Older Women Workers in New Hampshire: The Life Behind the Data

Editor’s Note: This is the first in an occasional series on older women in the workforce and unemployed older women seeking to return to work in New Hampshire.


Erine Leigh turned 70 in April. She is a massage therapist in Portsmouth. During the pandemic, she stopped paying downtown rent and moved her practice home. She also works as a replacement chef at $ 16 / hr at Earth Eagle Brewery.

S Stephanie is 69 and works as an assistant instructor at New England College in Manchester and recently took a summer job at a Rollinsford hardware store which she describes as progressive. She wears a mask and works behind a plexiglass screen. She earns a little more than the minimum wage. She thinks she will never be able to retire.

Victoria Tkaczevski, 58, is a nurse at the RiverMead Lifecare Community health center in Peterborough where she worked throughout the pandemic. She said she had never had difficulty finding work in home care or long-term care, but wanted to work in a hospital’s medico-surgical unit.

Nancy Lyhne Sheridan is a children’s librarian at the Colby Memorial Library in Danville. She is 64 years old. During the pandemic, when more demanded in the areas of technology, she focused on developing her technical skills. “I am delighted to have so much knowledge now. “

Nadine Miller, 54, assistant historic preservation officer in NH’s Historic Resources Division, said: “It seems to me after 15 years here that my responsibility is to mentor the young people who are coming in.

These five women remained in the workforce through the summer of 2021. The data collected and studies of older women in the workforce are reflected in parts of their stories.

But many more women are out of the workforce this summer. Annette Nielsen, economist at NH’s Job Security’s Economic and Labor Market Information Office, said: “With the economic disruption of the pandemic, women’s employment has declined by 9, 6% between the first and the second quarter of 2020, a loss of 27,900 women against 18,100 men. . “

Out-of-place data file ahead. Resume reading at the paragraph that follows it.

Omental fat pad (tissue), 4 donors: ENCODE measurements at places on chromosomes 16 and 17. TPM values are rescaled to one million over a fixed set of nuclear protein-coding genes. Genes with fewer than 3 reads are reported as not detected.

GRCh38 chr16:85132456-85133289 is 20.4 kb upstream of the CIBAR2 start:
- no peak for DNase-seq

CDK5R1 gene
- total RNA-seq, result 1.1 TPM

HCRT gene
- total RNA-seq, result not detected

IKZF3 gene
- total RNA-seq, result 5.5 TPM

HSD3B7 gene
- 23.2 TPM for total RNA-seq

“The largest decline in the labor force participation rate among women occurred in the 25-34 age cohort and among women over 65. “

Reasons older women leave the workforce range from fear of COVID-19, to becoming caregivers of grandchildren, to early retirement because a woman couldn’t find a job with a salary equivalent to the one she lost, and more.

Older women face barriers in the labor market. Women in general still face the long-standing gender pay gap. In New Hampshire, women currently earn 82 cents for every dollar earned by men, as reported by the National Women’s Law Center using data from the 2020 US Census.


The National Women’s Law Center reports a much larger wage gap for non-white women. Black women working full time, full year earn 63 cents for every dollar paid to white men. Latinas earn 55 cents; Asian women working full time earn 87 cents for every dollar paid to white men, “but the pay gap is larger for certain subgroups of Asian women.”


Martha McLeod, community engagement coordinator for the NH Alliance for Healthy Aging for New Futures, describes an additional factor. “Ageism is real and has a huge impact on older women. It is largely undisputed and unrecognized and has accentuated the impacts of Covid on older women in the workforce. NH and federal laws don’t really have teeth to deal with this discrimination. ”

Nielsen’s report is titled “Reviving New Hampshire’s Workforce: 2021 Economic Analysis Report”. In an interview, she spoke through this lens of bringing people back to the workforce. She said, “There is an opportunity now, but there is fear. More men in the older cohort continued to work. They continued to work at the Lowes and Home Depots. Men in construction, many have never stopped working. There were a lot of new construction and modernization projects.

In addition to the fear of COVID-19, older women have family responsibilities that have kept them from working, including helping to raise their grandchildren.

Other data confirms this. The New Hampshire Children’s Trust reports that 14,881 children under the age of 18 live with their grandparents. Mary Lou Beaver, who heads the Kinship Program at Waypoint, said: “Due to Covid our numbers have jumped.” She has created a “Guide for Grandparents” to help grandparents who step in to care for children due to “incarceration, drug addiction, illness or any other reason.”